Over the years, I've come to accept the fact that I am a dabbler. Whether it be the fine arts, fiber art, or some blend of the two, I like to bounce my attention between different crafts. This semester, I was taken by surprise with my Fibers class. I'd been under the assumption that it'd have more to do with textiles than anything. The reason I took the class is because I still hadn't dropped my teaching certification and it's a required course to take to become an art teacher in Missouri.
I didn't have a problem with it since I enjoy hands on projects so much. Well, to my grand amusement, we started off with basket weaving! Cool stuff right?!
Originally, I was going to do an individual blog for each basket but, in reality I don't think that I have much to say about each one individually. Ultimately, the whole process is cathartic and particularly entertaining, especially when you keep getting hit with wet reeds.
This first basket was a traditional market shape and it was so fidley! I started liking it a lot more in the later stages, only to realize mine was longer and shorter than everyone else's. There is definitely a certain amount of craft and precision required for this and I didn't have it.
The results were decent in the end though, it can't hold anything too weighty.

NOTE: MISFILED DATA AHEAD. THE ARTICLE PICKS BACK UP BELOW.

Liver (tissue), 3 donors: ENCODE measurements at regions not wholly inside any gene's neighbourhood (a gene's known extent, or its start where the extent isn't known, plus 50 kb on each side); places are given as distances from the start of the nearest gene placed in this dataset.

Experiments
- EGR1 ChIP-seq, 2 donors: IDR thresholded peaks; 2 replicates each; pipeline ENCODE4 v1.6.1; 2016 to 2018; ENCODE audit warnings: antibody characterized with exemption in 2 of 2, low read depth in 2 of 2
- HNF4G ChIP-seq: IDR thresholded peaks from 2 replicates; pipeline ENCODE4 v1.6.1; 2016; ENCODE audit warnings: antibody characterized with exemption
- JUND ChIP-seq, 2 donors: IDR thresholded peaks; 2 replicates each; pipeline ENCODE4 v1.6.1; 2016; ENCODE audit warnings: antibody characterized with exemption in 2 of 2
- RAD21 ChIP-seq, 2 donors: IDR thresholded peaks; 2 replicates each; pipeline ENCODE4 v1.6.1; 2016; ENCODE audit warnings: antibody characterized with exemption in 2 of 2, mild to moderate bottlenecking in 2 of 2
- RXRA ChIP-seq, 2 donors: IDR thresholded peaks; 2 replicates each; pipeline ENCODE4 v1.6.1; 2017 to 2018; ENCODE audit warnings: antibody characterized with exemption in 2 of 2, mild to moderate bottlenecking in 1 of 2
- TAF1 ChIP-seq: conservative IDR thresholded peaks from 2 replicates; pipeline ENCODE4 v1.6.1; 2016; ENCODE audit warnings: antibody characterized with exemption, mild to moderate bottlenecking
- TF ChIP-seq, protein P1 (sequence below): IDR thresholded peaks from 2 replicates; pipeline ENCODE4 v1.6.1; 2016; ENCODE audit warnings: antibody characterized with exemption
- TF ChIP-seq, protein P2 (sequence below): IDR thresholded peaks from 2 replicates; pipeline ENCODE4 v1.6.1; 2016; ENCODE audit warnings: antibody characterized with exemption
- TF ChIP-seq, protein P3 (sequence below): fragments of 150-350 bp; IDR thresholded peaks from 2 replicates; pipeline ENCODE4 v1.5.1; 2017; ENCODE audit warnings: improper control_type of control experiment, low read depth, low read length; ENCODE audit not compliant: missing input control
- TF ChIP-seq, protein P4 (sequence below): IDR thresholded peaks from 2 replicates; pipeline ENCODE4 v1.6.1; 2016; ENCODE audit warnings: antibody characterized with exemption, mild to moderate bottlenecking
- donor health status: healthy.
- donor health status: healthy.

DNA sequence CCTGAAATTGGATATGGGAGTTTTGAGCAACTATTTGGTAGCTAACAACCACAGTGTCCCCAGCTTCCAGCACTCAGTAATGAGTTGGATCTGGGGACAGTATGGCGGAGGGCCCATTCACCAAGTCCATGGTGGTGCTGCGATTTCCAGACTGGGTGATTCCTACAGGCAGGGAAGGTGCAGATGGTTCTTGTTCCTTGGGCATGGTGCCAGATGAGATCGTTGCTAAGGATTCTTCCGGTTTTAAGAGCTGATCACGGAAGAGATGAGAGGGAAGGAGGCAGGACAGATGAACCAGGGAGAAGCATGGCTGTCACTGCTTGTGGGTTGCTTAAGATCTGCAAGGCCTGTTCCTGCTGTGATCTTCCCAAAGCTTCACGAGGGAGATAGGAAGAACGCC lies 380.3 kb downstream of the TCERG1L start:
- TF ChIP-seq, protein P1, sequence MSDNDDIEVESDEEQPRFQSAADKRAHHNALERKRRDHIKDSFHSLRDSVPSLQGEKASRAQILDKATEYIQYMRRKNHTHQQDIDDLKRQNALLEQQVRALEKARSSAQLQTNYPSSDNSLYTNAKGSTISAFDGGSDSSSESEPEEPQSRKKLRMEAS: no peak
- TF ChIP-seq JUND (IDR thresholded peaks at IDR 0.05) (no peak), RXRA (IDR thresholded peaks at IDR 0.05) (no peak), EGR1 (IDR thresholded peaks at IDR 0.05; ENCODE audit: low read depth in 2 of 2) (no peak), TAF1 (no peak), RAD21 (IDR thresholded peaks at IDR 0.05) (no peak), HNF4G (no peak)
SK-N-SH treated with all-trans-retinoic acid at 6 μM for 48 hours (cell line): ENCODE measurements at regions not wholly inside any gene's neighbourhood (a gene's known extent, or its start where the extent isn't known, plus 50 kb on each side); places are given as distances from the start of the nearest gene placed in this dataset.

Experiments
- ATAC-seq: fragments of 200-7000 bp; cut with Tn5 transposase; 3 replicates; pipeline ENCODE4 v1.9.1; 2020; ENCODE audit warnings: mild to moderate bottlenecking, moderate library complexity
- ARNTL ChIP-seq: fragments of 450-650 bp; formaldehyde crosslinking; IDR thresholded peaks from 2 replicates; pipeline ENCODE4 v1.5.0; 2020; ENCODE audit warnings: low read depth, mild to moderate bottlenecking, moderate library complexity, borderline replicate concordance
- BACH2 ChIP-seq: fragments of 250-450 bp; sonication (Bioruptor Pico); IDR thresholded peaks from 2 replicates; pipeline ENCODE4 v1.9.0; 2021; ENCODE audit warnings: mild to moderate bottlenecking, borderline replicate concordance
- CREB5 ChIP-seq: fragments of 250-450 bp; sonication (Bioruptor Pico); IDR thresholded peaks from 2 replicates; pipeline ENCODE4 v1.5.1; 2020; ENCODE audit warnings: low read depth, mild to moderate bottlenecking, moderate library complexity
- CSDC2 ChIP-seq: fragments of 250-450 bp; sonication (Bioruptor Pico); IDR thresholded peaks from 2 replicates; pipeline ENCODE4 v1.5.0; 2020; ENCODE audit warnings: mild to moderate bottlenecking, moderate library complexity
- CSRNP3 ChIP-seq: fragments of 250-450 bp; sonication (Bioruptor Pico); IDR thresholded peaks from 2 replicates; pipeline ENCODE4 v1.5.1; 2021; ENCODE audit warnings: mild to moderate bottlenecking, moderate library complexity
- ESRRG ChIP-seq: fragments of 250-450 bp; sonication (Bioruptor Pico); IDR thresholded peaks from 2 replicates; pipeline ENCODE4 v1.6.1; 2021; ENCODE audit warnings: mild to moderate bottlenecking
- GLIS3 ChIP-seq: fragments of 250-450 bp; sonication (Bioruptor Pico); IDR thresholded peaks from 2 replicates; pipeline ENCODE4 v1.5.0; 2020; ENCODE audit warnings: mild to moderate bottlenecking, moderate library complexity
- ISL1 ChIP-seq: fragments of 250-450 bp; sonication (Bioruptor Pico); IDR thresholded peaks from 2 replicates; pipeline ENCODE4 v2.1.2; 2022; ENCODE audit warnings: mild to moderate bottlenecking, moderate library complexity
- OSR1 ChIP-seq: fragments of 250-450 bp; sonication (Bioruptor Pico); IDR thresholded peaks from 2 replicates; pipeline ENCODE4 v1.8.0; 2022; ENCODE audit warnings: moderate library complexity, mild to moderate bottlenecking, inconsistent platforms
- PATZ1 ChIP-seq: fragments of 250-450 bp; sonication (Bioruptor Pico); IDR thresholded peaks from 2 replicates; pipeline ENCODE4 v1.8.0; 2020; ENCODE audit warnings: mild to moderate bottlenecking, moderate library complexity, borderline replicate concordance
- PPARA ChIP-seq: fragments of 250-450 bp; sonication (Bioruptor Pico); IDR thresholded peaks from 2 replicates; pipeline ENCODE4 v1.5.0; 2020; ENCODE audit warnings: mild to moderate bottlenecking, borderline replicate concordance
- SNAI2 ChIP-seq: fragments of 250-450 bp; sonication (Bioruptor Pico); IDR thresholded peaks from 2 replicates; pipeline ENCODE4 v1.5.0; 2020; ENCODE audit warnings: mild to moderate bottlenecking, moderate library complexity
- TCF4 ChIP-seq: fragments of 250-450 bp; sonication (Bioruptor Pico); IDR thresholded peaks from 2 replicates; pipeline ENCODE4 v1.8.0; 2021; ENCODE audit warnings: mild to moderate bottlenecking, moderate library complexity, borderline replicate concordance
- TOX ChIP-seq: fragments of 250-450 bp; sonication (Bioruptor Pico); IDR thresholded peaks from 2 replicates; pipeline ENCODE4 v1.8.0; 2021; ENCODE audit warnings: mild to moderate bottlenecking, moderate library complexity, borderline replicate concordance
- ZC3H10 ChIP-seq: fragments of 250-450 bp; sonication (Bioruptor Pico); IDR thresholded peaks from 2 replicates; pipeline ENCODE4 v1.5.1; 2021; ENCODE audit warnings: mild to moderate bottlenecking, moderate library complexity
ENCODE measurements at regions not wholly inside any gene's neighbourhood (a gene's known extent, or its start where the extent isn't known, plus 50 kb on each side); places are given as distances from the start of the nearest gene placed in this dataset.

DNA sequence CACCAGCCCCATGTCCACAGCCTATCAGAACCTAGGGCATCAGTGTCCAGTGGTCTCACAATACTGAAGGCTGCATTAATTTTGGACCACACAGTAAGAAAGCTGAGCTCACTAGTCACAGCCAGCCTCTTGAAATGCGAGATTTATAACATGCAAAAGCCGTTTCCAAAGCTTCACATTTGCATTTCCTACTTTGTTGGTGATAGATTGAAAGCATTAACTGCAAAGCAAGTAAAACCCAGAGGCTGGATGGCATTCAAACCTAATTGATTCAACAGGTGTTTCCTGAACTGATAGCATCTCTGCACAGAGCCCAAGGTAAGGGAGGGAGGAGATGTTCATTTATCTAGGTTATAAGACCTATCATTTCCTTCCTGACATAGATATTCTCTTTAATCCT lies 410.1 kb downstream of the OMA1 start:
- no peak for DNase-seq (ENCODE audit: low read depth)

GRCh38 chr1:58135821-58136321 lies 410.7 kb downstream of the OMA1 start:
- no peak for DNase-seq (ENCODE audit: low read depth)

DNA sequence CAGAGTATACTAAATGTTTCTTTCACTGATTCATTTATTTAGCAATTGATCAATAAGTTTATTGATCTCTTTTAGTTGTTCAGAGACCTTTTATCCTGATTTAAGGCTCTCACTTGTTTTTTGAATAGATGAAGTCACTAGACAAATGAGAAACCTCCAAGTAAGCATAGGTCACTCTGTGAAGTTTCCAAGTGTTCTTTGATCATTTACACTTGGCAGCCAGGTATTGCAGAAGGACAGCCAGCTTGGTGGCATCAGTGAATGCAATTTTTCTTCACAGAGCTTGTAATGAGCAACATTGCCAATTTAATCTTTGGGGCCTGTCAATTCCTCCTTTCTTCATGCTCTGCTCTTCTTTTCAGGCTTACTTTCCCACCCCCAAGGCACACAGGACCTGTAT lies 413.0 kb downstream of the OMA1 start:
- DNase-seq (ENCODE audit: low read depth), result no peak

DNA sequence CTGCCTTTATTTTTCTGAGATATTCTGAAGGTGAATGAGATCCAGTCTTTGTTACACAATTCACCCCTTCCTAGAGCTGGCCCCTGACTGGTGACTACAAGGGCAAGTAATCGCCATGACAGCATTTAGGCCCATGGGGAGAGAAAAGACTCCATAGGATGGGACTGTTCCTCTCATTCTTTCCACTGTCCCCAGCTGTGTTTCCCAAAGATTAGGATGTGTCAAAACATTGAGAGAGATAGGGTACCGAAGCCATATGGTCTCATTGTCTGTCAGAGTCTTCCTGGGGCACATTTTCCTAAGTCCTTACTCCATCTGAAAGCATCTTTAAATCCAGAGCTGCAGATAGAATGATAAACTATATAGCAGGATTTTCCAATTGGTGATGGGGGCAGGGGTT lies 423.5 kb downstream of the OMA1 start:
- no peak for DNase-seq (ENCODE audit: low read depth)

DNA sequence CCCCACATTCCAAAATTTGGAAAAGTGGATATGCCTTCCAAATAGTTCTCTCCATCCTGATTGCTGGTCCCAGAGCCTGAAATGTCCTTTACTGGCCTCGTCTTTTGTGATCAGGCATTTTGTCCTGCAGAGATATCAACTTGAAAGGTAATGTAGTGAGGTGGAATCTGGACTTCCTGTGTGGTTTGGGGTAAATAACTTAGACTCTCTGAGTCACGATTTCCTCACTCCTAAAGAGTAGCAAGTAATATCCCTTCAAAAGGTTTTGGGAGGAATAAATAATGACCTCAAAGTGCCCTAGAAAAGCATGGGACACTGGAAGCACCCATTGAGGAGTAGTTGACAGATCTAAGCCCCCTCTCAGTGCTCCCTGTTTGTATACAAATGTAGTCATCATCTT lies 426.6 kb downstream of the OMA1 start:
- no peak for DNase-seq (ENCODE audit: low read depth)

Next we were tasked with a melon shaped egg basket (what a mouthful!). I had the most fun with this one because of the organic shaping that it took on. The handle and rim are made from honeysuckle vine from a bush that was over taking my yard. Transporting the materials for this one was fun.
There's never a more amusing exchange when you get into your Lyft with tied up branches. This basket turned out SO much better in my opinion simply because it was more personalized. I really enjoyed how the colors fell together, even though I didn't plan them out that way. Honestly, I just knew that I was required to dye the reeds this time so I got started with the green and yellow. The other colors sort of fell into place as my classmates started experimenting with their colors. I got the vivid orange from one, the black from another, and the olive green dye from yet another.
This one has yet to come home and I've yet to find a purpose for it. In the least, it'll be pretty to look at!
This last basket project we have has been an adventure to say the least. It's given me the most trouble out of all of them because of its fragile nature. I've had weaver reeds to snap on me a few times and though I was going for a birds' nest them with color and shape. I can't help but to be frustrated with the craftsmanship of the thing. Our professor is exploring this project right alongside us so, we're kind of on our own with the finishing steps.
We started off with a ceramic base and I wanted to keep things simple....very simple.